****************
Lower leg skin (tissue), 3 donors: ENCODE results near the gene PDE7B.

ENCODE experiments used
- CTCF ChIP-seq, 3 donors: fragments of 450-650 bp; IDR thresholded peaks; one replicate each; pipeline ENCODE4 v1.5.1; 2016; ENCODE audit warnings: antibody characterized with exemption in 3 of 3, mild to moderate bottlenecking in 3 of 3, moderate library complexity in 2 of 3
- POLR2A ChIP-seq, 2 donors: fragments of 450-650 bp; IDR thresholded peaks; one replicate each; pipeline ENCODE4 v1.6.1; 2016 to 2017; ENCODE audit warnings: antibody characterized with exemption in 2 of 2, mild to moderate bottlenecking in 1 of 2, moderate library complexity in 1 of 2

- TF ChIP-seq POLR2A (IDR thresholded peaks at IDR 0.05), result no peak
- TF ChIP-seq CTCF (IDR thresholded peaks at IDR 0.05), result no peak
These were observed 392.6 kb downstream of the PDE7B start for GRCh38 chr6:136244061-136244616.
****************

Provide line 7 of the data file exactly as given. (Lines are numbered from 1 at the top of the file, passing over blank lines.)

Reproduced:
These were observed 392.6 kb downstream of the PDE7B start for GRCh38 chr6:136244061-136244616.